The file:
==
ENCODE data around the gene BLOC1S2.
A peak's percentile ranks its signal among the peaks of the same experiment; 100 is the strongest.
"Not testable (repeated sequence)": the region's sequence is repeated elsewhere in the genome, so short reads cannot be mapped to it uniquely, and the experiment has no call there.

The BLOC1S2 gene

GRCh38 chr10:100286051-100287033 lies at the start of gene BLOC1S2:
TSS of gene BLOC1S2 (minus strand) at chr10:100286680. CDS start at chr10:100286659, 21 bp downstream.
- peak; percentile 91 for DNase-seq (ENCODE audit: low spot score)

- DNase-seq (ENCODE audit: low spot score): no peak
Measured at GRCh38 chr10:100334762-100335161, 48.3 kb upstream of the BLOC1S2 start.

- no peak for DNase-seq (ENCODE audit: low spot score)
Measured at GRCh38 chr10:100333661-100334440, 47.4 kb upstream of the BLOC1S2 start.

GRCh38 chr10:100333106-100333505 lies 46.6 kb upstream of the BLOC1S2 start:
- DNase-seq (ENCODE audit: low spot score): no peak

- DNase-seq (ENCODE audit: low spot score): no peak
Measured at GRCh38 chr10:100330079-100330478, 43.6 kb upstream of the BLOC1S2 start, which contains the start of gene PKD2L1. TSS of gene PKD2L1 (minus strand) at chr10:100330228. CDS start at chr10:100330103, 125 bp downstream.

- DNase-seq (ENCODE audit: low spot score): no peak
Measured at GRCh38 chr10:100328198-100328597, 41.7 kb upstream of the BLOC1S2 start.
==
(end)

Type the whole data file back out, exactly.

ENCODE data around the gene BLOC1S2.
A peak's percentile ranks its signal among the peaks of the same experiment; 100 is the strongest.
"Not testable (repeated sequence)": the region's sequence is repeated elsewhere in the genome, so short reads cannot be mapped to it uniquely, and the experiment has no call there.

The BLOC1S2 gene

GRCh38 chr10:100286051-100287033 lies at the start of gene BLOC1S2:
TSS of gene BLOC1S2 (minus strand) at chr10:100286680. CDS start at chr10:100286659, 21 bp downstream.
- peak; percentile 91 for DNase-seq (ENCODE audit: low spot score)

- DNase-seq (ENCODE audit: low spot score): no peak
Measured at GRCh38 chr10:100334762-100335161, 48.3 kb upstream of the BLOC1S2 start.

- no peak for DNase-seq (ENCODE audit: low spot score)
Measured at GRCh38 chr10:100333661-100334440, 47.4 kb upstream of the BLOC1S2 start.

GRCh38 chr10:100333106-100333505 lies 46.6 kb upstream of the BLOC1S2 start:
- DNase-seq (ENCODE audit: low spot score): no peak

- DNase-seq (ENCODE audit: low spot score): no peak
Measured at GRCh38 chr10:100330079-100330478, 43.6 kb upstream of the BLOC1S2 start, which contains the start of gene PKD2L1. TSS of gene PKD2L1 (minus strand) at chr10:100330228. CDS start at chr10:100330103, 125 bp downstream.

- DNase-seq (ENCODE audit: low spot score): no peak
Measured at GRCh38 chr10:100328198-100328597, 41.7 kb upstream of the BLOC1S2 start.